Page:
Old Hickory tree tells story
In the middle of one of my ridgetop clearings stands a large shagbark hickory tree that’s nearly 100 feet tall.
Those in the know are no longer with us, but I believe the tree was left there for a purpose. It was likely the anchor tree used when the land was cleared nearly 100 years ago.
Some conjure images of acres and acres of flat and fertile prairie fields when they think of farming, but that was not the case for much of the Driftless Region of Wisconsin. Our numerous ridges and valleys meant that settlers wanting to farm had to create much of their tillable land.
Many of the 50 acres or so of the ridgetop fields on our farm were created without the benefit of a tractor. Using horses and a grubber, the stumps were pulled out and placed on a stone boat to be pulled away. It was hard and slow work.
The basic principle of the stump puller was two horses hitched to the end of the sweep log or beam. They were driven in a circle to turn the cable drum on the stump puller — which was anchored to another stump or a tree.
The drum cable was attached to the stump and became tighter and tighter. The tremendous force applied at a very slow rate eventually pulled up the stump. Softwood trees pulled out much easier compared to oak trees, which had a deeper tap root.
Several years ago I came across the remnants of the 1906 stump puller used by my ancestors. But a key part of the stump-pulling operation was to have an adequate anchor tree. There are still a few of those trees standing in the middle of fields – like our hickory.
The average lifespan of a shagbark hickory is 200 years. Our hickory has been as massive and impressive as today for the 50-plus years that I can remember.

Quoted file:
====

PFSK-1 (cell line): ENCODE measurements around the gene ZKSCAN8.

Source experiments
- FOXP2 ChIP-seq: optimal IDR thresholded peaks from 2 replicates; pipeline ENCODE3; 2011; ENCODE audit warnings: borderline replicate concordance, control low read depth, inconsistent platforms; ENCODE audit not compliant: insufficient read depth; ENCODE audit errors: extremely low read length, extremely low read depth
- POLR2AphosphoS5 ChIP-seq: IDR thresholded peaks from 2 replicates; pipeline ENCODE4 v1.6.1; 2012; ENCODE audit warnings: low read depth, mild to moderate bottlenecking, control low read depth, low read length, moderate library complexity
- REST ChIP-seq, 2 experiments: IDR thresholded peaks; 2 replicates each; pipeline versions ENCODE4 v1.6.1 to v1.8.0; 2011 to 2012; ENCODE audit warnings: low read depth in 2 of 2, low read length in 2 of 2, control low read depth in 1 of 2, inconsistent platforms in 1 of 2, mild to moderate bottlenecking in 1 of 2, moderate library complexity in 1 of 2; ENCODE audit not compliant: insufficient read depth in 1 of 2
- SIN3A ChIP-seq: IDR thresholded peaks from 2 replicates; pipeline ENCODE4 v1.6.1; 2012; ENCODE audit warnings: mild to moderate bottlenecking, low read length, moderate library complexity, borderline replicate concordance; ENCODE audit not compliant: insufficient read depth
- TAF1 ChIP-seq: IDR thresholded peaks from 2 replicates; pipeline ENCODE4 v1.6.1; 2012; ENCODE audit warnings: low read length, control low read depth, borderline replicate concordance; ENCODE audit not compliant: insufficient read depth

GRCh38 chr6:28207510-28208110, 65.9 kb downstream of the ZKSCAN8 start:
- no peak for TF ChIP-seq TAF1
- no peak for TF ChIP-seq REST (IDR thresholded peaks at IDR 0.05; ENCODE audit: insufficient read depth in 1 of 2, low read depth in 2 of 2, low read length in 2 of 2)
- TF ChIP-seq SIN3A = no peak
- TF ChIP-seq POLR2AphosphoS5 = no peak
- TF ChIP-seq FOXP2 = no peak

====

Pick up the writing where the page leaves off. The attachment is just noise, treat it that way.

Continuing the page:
Shagbarks are easy trees to identify, with their gray, ridged and rough bark that curls outward to give them their shaggy appearance. The trees reach maturity and start producing seeds when they reach 40 years old.
Recently my wife Sherry and I checked the tree for nuts. This was a light year of production for the big tree, but we found a bumper crop on some nearby trees at the edge of the clearing which probably grew from squirrels burying nuts from the large tree.
It was a gorgeous fall afternoon as Sherry and I gathered up the nuts that had fallen to the ground. Hickory nuts still on the tree are not yet ripe. We collected nearly 2/3rds of a grocery bag.
Hickory nuts are double-shelled, with a green outer husk that dries to a brown color as the nuts ripen. The husk splits after ripening, revealing the hard and woody nutshell inside.
The real work after the husks dry down will be later when we try to break open the nutshell to get to the treasure inside – a flavor similar to pecans or mild walnuts that can be used for baking like any other calorie-dense nut.
We will try a nutcracker but I suspect a hammer and stone may be involved. There is a reason hickory nuts are not grown commercially.
But as my late father always said, sometimes the solution is a bigger hammer. I am a bit stubborn, so we’ll see what nut will be the hardest to crack.
Chris Hardie spent more than 30 years as a reporter, editor and publisher. He was nominated for a Pulitzer Prize and won dozens of state and national journalism awards. He is a former president of the Wisconsin Newspaper Association. Contact him at firstname.lastname@example.org.